People have powerful natural mechanisms for learning that allow them to master an enormous volume and variety of material during their lifetimes. Some people learn enough baseball statistics to fill a book. Others learn such a variety of conversational tactics that they can literally talk to anybody. Others learn which political strategies great leaders employed and when those strategies worked. And almost everybody learns where the milk is in their neighborhood grocery store, as well as how to navigate the streets of their home town. This kind of natural learning occurs outside of school.
Rather than fighting against these natural learning mechanisms, schooling should make use of them. The very nature of school must be changed so that it reflects rather than opposes natural learning. The way mainstream schools are structured now goes against much of what we have learned about learning. Schools fail to educate because they don't leverage the natural learning process. Natural learning is not compatible with lockstep classrooms nor with rigid curricula, nor is learning measurable by multiple choice tests.
From a bird's-eye view, the natural learning process consists of three steps. These steps are arranged in sequence, like stages in a waterfall. The most important lesson we can draw from cognitive psychology is that schools must be configured to support, not short-circuit, this learning waterfall.
The Learning Waterfallfont>
This diagram stresses the importance of setting the stage for learning. Getting answers is only the last part of the process. Without the earlier parts, people cannot learn from answers that are given to them.
The secret to why people are able to learn so much in their daily lives is really no secret at all. They learn about things that pertain to their goals - they learn about things in which they are interested. Because they are interested, they try things out and sometimes fail. These failures, along with their interests, cause them to ask questions. Sometimes these questions are directed to outside sources like friends or books. But, often, these questions are internally-oriented, as when we ask ourselves, Why did I do it that way? or How could I avoid looking so foolish again? Once we have developed a question about some topic in which we are interested, then we are ready to learn the answer. After we have developed an answer (or are given one), we then have little trouble remembering it.
Moreover, in natural learning, a person has some experiences, wonders about them, and draws some conclusions. The specifics come first, the generalizations come later. The process of wondering serves to create indices in the person's memory. Those indices then tie the cases to each other, and to the generalizations the person forms. As the person has subsequent experiences that do not fit the generalization, they become indexed under it as exceptions. This process results in a rich generalization, to which is attached the following:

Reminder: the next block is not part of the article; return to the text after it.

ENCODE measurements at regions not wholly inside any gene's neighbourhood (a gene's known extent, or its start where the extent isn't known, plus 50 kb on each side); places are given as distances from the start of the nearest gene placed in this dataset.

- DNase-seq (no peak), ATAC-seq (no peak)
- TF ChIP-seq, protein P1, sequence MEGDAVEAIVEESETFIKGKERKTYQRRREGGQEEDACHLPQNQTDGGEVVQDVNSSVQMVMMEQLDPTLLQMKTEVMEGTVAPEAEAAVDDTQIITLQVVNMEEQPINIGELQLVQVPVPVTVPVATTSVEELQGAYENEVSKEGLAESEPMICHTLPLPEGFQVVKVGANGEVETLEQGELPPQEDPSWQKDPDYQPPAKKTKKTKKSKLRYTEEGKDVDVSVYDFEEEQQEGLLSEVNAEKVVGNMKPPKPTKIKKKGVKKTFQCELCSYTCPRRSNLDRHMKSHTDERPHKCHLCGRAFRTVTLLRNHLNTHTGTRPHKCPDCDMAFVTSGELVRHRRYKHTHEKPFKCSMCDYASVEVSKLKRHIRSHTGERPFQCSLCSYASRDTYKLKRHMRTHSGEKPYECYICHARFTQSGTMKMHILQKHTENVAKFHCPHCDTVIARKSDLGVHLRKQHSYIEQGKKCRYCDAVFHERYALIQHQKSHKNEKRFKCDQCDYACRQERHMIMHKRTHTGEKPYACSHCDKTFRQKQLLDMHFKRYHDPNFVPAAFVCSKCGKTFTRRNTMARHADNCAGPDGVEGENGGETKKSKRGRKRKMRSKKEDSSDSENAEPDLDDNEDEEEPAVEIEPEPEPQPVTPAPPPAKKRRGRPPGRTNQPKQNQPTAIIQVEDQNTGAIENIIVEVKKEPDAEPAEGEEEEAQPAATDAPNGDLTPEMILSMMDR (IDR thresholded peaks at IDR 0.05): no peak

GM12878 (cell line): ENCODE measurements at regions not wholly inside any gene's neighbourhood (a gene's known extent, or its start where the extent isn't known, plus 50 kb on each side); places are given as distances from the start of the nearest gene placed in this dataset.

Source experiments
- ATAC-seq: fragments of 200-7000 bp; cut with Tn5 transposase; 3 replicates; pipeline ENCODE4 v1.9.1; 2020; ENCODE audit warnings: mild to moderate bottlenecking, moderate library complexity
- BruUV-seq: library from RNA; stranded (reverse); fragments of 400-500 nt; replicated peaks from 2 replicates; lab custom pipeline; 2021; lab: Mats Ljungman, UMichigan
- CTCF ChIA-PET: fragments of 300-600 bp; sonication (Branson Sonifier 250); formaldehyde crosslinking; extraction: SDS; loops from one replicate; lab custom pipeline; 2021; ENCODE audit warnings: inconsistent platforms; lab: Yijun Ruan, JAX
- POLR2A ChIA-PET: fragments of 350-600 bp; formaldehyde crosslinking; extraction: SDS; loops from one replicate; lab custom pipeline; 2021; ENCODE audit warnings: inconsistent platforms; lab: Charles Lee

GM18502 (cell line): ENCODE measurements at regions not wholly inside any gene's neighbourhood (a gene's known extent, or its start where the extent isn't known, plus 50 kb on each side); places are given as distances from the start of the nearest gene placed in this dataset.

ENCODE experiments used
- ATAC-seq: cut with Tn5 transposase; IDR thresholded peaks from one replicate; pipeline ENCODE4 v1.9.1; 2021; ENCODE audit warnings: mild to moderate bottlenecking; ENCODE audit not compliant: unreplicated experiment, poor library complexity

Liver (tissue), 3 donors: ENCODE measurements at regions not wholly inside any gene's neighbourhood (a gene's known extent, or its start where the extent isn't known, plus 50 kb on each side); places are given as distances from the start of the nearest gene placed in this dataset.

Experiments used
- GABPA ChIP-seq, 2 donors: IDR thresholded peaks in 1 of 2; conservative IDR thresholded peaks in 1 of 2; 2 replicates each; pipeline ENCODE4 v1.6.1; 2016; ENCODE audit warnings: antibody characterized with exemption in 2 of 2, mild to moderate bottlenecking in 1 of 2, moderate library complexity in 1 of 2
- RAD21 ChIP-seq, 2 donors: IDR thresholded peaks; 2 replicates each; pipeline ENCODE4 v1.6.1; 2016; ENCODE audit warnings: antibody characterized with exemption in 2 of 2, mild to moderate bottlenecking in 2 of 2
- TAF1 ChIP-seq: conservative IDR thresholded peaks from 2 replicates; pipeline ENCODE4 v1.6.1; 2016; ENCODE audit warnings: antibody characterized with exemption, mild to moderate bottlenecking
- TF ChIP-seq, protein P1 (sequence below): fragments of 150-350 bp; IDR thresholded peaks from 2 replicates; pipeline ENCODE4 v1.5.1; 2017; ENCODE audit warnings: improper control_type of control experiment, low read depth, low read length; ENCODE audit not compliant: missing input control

· a collection of cases which support the generalization,
· a collection of cases which are exceptions to it, and
· the goal which the person was attempting to satisfy through the wondering.
This rich indexing helps the student get reminded of the relevant generalization, and to go beyond it when it fails.
Schools, though, tend to present generalizations before specifics. But a generalization is really only valuable if you make it yourself. The reason for this is simple enough. Generalizations come from cases, lots of cases. If someone teaches you a generalization (a formula for example is a type of generalization that is typically taught) then it better be useful nearly every day, or you will most likely forget it. The generalizations we remember we make ourselves, drawing on the rich case base we have acquired that has, in a sense, forced us to make that generalization as a way of tying together what we know in a useful form. When we make such a generalization ourselves we can be sure to remember it because we obviously needed it. We needed it because the same kind of cases kept coming up and we needed to understand them. Generalization and understanding are intimately connected. Generalizations that we are told have no place to sit in memory, no cases they tie together, are quickly forgotten from lack of use. They are 'lean' generalizations, isolated from the knowledge that would answer questions like Why is it so?, Why do I want to know it?, What are the exceptions? and How does this impact on other things that I know?
In summary, in order to take advantage of students' natural learning abilities, we must provide an environment which supports the learning waterfall. This means students must be allowed to pursue goals that interest them. And it means students must be allowed to try things out and fail. It also means students must be given answers only after they have generated questions. To leverage the processes of natural learning, we must offer answers on an as-needed basis. Instead of making the student conform to a schedule of instruction, we must make the schedule of instruction conform to the student.
The education system should take first things first. The system must first be concerned with goals, since before they can proceed to later stages of the waterfall, students must first acquire goals which interest them. Goals must underlie education.
Excerpt from the book ‘Engines for Education’ used by permission of the author.